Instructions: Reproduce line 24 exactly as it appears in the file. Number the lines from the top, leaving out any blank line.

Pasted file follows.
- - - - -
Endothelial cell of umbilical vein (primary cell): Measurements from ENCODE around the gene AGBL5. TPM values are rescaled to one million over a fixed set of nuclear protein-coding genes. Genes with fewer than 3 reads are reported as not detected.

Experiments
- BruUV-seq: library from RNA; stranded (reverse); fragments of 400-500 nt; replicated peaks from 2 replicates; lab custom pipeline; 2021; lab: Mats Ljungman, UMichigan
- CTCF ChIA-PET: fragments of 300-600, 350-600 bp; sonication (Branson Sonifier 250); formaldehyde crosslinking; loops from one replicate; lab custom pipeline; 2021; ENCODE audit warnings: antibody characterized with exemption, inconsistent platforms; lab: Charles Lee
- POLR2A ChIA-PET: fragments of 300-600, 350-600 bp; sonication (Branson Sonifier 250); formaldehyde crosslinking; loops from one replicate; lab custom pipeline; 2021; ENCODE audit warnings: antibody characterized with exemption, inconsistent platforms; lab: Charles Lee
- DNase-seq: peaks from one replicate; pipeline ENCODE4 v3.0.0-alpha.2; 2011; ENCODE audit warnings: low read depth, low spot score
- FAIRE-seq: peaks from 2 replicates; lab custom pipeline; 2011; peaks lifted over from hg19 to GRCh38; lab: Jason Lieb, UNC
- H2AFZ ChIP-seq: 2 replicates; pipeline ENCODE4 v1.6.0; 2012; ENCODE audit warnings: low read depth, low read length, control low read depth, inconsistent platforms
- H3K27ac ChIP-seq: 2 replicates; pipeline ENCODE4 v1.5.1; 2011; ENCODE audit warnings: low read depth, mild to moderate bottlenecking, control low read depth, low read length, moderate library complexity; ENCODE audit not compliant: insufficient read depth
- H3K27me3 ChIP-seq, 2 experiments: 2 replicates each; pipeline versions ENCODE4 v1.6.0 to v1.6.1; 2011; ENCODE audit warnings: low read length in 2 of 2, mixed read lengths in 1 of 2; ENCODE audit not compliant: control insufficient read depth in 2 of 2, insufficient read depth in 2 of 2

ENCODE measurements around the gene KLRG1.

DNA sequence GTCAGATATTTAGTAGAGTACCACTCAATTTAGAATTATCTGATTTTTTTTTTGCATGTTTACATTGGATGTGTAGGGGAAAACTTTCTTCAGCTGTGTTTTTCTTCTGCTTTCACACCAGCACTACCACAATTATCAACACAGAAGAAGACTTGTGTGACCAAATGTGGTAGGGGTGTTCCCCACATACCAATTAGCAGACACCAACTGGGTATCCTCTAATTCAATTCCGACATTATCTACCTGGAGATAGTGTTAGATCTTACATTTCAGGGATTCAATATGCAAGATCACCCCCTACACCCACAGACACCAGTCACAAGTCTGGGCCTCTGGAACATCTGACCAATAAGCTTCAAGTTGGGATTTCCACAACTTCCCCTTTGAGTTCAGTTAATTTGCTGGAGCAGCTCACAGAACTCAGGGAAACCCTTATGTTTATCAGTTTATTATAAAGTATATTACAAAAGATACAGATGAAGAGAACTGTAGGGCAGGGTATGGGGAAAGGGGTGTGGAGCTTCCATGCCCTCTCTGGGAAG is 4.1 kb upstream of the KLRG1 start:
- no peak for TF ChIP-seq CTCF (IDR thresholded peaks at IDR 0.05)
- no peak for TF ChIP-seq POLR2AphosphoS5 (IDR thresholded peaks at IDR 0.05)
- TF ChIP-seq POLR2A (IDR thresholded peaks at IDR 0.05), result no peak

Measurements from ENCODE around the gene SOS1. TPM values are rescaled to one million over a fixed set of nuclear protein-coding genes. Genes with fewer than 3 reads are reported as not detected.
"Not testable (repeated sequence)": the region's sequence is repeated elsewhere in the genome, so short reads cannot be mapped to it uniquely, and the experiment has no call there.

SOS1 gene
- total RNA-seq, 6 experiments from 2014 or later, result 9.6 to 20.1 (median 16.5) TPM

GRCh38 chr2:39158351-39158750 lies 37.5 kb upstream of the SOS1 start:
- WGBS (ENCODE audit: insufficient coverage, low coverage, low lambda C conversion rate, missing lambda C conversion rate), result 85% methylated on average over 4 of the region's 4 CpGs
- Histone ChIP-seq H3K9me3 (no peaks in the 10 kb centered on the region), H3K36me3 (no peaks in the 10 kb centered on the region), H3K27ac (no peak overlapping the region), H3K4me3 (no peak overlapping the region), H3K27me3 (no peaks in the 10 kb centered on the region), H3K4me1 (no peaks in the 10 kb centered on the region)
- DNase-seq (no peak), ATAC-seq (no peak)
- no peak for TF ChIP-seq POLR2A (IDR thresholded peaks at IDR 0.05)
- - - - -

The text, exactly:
- no peak for TF ChIP-seq POLR2A (IDR thresholded peaks at IDR 0.05)